# Can rank variables be iid?

I'm curious about the responses to some questions I've found on this site -- but I can't post comments yet, so I am starting a new question. At least two people have asked about regression to predict a dependent variable which is a ranking from 1...N where N is the number of datapoints. They have been given suggestions dealing with parts of their problem not related to my concern here -- a general response seems to be using ordinal regression. But in ordinal regression, it's at least theoretically possible that all the rank variables could have the same value.

I am assuming that ranking in the examples below are actually exclusive: only one datum can be rank 1, only one can be rank 2, etc. It seems to me that the dependent (Y) variables, then, are necessarily NOT iid.

Here is the question I am responding to:

Regression with rank order as dependent variable

And for the one below, I notice that there is no response. Is there no real method for this kind of regression?

How can I estimate a "rank" dependent variable in a multivariate dataset?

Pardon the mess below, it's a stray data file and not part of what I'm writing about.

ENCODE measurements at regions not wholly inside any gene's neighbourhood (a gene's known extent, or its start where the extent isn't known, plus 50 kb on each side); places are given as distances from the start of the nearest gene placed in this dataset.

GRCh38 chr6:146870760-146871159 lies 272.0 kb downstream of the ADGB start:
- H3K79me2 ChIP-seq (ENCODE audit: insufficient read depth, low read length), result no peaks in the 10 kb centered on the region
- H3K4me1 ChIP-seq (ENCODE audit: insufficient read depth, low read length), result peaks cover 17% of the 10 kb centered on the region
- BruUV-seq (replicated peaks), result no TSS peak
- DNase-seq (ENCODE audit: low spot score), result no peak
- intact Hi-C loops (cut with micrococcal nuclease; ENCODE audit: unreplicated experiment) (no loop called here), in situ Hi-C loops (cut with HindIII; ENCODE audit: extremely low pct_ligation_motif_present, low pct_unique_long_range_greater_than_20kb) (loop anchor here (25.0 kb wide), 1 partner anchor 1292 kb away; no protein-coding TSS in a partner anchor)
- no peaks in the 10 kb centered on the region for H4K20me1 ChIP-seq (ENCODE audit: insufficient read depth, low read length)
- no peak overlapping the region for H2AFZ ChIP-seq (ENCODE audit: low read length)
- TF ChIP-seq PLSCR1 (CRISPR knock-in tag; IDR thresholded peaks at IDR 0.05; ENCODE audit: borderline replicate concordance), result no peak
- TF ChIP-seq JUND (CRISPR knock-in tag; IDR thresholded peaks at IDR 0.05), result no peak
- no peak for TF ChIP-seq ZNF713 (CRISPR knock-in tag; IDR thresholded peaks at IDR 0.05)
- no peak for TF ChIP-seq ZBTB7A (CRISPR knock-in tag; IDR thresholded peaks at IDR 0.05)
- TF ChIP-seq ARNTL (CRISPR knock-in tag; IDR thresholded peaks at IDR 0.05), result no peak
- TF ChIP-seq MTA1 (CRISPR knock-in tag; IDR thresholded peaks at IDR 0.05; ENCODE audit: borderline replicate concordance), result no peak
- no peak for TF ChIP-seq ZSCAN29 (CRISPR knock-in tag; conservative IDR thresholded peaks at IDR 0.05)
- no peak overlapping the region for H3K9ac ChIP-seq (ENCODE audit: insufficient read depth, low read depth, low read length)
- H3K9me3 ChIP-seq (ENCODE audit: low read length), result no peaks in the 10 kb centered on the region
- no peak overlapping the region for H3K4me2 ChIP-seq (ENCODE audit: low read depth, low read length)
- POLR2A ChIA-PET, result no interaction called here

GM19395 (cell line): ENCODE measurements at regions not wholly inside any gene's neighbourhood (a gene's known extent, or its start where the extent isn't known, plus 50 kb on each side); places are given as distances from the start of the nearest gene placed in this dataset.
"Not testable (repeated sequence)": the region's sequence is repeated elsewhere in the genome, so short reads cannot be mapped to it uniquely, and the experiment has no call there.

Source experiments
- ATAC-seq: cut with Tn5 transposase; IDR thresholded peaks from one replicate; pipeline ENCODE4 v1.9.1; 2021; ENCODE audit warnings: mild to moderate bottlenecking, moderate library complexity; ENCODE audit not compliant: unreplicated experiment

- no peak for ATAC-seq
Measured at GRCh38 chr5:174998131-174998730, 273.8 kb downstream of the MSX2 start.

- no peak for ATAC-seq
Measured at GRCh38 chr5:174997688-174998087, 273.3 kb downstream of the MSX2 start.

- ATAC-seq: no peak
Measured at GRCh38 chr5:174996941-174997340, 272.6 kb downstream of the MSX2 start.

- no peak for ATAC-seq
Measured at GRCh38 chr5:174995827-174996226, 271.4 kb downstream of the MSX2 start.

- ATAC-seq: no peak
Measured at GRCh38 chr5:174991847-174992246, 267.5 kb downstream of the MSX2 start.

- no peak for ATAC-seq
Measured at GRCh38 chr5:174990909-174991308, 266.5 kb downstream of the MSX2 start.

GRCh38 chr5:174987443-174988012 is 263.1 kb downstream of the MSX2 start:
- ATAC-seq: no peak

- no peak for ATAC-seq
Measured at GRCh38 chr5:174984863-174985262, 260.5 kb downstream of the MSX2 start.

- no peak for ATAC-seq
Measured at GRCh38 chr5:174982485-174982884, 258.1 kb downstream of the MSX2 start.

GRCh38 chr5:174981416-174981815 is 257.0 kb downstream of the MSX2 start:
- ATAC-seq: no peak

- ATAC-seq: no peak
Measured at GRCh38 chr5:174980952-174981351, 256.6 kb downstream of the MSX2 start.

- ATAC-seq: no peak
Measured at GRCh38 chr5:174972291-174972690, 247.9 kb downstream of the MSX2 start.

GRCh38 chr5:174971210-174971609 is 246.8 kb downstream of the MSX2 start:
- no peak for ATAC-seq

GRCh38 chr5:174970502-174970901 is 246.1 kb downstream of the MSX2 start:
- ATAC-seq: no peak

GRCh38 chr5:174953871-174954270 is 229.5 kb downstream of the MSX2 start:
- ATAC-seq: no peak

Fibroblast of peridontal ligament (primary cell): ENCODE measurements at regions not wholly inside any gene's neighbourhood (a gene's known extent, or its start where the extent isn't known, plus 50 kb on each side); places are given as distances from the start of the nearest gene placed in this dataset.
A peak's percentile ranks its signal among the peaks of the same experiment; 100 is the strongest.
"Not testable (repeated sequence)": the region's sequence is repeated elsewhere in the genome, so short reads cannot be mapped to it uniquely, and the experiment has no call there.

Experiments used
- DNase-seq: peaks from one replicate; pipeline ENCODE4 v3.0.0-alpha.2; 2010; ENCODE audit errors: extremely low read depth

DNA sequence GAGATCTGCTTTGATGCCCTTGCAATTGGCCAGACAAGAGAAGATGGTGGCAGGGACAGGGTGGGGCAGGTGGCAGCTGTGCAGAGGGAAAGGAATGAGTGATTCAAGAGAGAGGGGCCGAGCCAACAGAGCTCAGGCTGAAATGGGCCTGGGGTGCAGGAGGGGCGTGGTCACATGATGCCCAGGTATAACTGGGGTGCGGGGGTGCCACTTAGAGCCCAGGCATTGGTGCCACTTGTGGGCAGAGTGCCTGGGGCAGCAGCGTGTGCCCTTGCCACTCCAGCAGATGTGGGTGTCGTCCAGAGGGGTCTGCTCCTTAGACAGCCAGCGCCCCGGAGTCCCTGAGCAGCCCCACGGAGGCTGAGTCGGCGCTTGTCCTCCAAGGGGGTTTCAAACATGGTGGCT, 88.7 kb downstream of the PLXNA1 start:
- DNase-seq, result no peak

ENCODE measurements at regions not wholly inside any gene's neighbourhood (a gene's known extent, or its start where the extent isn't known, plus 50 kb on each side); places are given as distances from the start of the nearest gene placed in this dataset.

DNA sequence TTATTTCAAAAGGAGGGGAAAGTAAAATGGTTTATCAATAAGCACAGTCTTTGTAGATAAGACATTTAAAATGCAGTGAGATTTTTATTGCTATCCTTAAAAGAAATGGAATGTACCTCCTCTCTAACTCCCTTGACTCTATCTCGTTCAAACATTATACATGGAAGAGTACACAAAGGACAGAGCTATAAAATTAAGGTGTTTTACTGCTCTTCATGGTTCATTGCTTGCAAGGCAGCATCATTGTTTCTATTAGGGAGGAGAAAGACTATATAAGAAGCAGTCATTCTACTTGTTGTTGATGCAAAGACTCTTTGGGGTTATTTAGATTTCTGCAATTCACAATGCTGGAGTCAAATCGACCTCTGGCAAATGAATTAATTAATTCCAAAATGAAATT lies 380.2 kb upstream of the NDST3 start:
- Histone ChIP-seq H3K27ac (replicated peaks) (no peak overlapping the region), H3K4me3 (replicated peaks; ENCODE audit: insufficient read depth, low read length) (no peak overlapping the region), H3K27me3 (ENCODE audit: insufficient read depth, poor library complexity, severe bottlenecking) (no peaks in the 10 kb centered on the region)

My question, I suppose, is this: am I right in thinking that rank data are necessarily not IID, and therefore we cannot use standard statistics on them? I know its hard to prove a negative, but I'd appreciate any expertise on this subject. (I don't have a specific test or project in mind: just trying to expand my understanding.)

 Realized I had to add this detail to my question: can ordinal regression really be used in the case where we are ranking data, without violating assumptions?

[edit 2] removed a link .. not sure what the correct one was

I think this is the clearest example: regressing the ranking of countries by GDP on some set of predictors. So the ranks, not the GDP. (I'm not sure why anyone would want to do this, but its a hypothetical example.)

Ranked data cannot be identically and independently distributed. For example, if you pull $Y_1$, then pull $Y_2$ where $Y_2>Y_1$, then $Y_1$ and $Y_2$ are not independent because the range of possible values for $Y_2$ is necessarily smaller than what it would be beforehand, meaning that the pdf for $Y_2$ must be different from the pdf of $Y_1$.
You can of course pull $Y_1$ and $Y_2$ independently and from the same distribution, then rank them. If $Y_{(1)}=\min\{Y_1,Y_2\}$ and $Y_{(2)}=\max\{Y_1,Y_2\}$, the distributions of $Y_{(1)}$ and $Y_{(2)}$ are not independent whereas the distributions of $Y_1$ and $Y_2$ clearly are.